This AOP is licensed under the BY-SA license. This license allows reusers to distribute, remix, adapt, and build upon the material in any medium or format, so long as attribution is given to the creator. The license allows for commercial use. If you remix, adapt, or build upon the material, you must license the modified material under identical terms.

AOP: 314


A descriptive phrase which references both the Molecular Initiating Event and Adverse Outcome.It should take the form “MIE leading to AO”. For example, “Aromatase inhibition leading to reproductive dysfunction” where Aromatase inhibition is the MIE and reproductive dysfunction the AO. In cases where the MIE is unknown or undefined, the earliest known KE in the chain (i.e., furthest upstream) should be used in lieu of the MIE and it should be made clear that the stated event is a KE and not the MIE.  More help

Binding to estrogen receptor (ER)-α in immune cells leading to exacerbation of systemic lupus erythematosus (SLE)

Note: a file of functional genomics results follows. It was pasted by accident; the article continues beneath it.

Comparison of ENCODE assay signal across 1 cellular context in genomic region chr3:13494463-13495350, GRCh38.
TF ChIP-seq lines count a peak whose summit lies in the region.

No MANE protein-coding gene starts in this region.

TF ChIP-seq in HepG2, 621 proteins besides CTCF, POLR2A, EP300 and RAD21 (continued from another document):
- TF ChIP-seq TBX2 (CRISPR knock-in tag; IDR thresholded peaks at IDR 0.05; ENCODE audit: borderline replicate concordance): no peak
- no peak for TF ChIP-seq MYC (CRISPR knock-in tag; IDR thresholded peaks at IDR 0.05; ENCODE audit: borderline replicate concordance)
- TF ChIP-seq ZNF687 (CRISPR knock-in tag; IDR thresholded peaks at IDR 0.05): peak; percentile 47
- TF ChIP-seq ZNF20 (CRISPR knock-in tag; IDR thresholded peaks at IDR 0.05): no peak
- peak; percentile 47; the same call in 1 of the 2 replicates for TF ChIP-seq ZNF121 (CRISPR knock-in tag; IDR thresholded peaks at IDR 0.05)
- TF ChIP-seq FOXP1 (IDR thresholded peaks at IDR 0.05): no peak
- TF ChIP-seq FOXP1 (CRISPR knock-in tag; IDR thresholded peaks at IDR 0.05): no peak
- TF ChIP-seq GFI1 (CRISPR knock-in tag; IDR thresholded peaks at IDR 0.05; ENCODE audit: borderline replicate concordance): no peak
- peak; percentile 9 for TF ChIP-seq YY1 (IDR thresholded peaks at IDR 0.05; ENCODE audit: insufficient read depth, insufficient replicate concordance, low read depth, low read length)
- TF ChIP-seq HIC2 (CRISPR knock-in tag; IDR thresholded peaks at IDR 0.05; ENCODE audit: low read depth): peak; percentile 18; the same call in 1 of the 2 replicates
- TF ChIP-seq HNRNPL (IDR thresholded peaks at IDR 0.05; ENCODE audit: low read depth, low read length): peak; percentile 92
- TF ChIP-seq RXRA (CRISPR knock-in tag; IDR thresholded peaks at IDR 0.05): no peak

Short name
A name that succinctly summarises the information from the title. This name should not exceed 90 characters. More help
Binding to ER-α leading to exacerbation of SLE
The current version of the Developer's Handbook will be automatically populated into the Handbook Version field when a new AOP page is created.Authors have the option to switch to a newer (but not older) Handbook version any time thereafter. More help
Handbook Version v2.0

Graphical Representation

A graphical representation of the AOP.This graphic should list all KEs in sequence, including the MIE (if known) and AO, and the pair-wise relationships (links or KERs) between those KEs. More help
Click to download graphical representation template Explore AOP in a Third Party Tool


The names and affiliations of the individual(s)/organisation(s) that created/developed the AOP. More help

Yasuharu Otsubo (1) Takao Ashikaga (1) Tomoki Fukuyama (1) Ken Goto (1) Shinko Hata (1) Shigeru Hisada (1) Shiho Ito (1) Hiroyuki Komatsu (1) Sumie Konishi (1) Tadashi Kosaka (1) Kiyoshi Kushima (1) Shogo Matsumura (1) Takumi Ohishi (1) Junichiro Sugimoto (1) Yasuhiro Yoshida (1)

(1) AOP Working Group, Testing Methodology Committee, The Japanese Society of Immunotoxicology

Corresponding author: Yasuharu Otsubo (

Point of Contact

The user responsible for managing the AOP entry in the AOP-KB and controlling write access to the page by defining the contributors as described in the next section.   More help
Cataia Ives   (email point of contact)